Divorced seniors, parents divorcing, adult children of divorced parents, divorcing after 60

Divorcing After 60

As therapists we understand how difficult it is to be a young child or a teen of divorced parents. Sometimes parents try to pull their child in each direction, kids having to listen to one parent bad mouth your other parent, the horrors of splitting holidays, and having to move from one home to the next, week after week. But no one ever considers the challenges of being the adult child of divorced elderly parents.

Now Mom and Dad are seniors. Mom may need a hearing aid, Dad can no longer drive, Mom may get dementia, and well Dad he’s not doing so well either. As a married couple, they could have relied on each other for support.  And hopefully their children are nearby to support them through their golden years.

Challenges divorced elderly couple Face

But the divorced elderly couple as separate individuals will probably face the rest of their golden years on their own. As a recently divorced person they may face challenges they were not expecting. We can think of stereotypes such as Mom has never handled their finances or learnt to drive. Dad maybe doesn’t cook or do laundry or housework. Older couples face unique aging-related issues such as reduced income, loneliness, no one to rely on, health concerns, financial confusion, or lack of understanding how to use new technology.

What limited research has been done on divorced seniors shows that Dads are more likely to be isolated and unable to get emotional or personal care support from their adult children as they age. Ironically parents who remarried after divorce are also less likely to receive personal care and emotional or financial support from their adult children as they entered there senior years.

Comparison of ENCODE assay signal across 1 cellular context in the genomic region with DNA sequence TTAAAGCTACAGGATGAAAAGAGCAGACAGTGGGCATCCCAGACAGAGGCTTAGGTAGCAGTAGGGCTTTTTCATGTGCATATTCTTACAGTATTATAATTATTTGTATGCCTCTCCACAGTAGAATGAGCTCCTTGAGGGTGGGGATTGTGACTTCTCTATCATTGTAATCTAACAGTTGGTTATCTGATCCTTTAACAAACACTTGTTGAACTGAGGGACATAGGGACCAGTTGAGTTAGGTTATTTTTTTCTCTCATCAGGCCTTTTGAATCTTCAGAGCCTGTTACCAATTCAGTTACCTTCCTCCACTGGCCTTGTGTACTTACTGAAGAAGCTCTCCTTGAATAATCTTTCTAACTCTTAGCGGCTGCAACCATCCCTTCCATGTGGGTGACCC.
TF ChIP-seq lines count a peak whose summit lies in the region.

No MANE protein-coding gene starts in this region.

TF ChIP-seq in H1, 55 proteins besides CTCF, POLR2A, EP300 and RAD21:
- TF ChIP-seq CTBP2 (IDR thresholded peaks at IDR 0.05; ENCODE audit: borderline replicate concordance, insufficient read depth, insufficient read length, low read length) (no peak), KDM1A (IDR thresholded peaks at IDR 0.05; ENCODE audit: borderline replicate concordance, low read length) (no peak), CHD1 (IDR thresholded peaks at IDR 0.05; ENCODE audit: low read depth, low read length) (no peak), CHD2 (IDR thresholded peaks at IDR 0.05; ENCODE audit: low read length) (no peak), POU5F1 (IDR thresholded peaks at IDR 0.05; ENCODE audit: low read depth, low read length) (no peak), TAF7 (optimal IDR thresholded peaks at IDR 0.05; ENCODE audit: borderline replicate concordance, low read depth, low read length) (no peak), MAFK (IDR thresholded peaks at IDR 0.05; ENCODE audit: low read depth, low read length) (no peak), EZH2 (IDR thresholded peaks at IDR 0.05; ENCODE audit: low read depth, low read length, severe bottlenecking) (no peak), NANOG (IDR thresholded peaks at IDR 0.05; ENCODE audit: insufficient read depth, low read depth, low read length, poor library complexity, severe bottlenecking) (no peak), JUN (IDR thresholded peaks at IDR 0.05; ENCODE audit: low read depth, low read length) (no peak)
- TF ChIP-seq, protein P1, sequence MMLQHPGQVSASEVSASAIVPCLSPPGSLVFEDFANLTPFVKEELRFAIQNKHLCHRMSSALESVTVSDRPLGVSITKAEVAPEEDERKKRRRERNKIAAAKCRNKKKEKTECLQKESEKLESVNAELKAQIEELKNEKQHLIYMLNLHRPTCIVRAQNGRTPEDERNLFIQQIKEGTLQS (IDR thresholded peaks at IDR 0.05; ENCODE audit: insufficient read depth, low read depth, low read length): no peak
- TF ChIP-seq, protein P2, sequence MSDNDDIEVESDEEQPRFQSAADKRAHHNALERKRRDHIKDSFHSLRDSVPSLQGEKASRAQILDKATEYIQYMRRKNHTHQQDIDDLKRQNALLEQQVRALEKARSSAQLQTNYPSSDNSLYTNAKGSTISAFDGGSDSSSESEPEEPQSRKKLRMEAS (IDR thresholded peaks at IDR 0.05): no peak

Who takes care of whom?

One of the challenge becomes for children of divorced parents is who takes care of whom and how do you possibly take care of two people who don’t live with each other without burning out? Sometimes Mom and Dad no longer live in the same city or they have new partners. Are you supposed to now take care of your Dad and your stepdad? Where do your loyalties lie?

Whenever possible, try to keep all family members involved in the care giving process, even if they live far away.  Even before your divorced parent might need assistance, try to organize a family meeting. Engage your siblings and other relatives to help you out. Part of the family can care for Dad while the other relatives care for Mom.

Ask for Support

Ask your siblings and other family members for support. Let them know what they can do to help you care for your divorced parents. Help does not always have to be physical help. They can care for your kids or provide social support for you. Or even offer to help pay for a home care health worker or some to clean the house for Mom or Dad.

Have this discussion with your siblings and your parents before you reach a crisis. Is there one sibling who is better able to care for Mom or has a better relationship with Dad. How do you, the adult kids envision helping your parents as they age? What do Mom and Dad want? Do you know your stepparents’ children? How will they or do they want to care for their parent? What provisions have your parent and their new partner made for end of life care or when there is a medical emergency?

While these are not easy questions to ask it’s a discussion worth having now instead of at 3 in the morning in the emergency ward.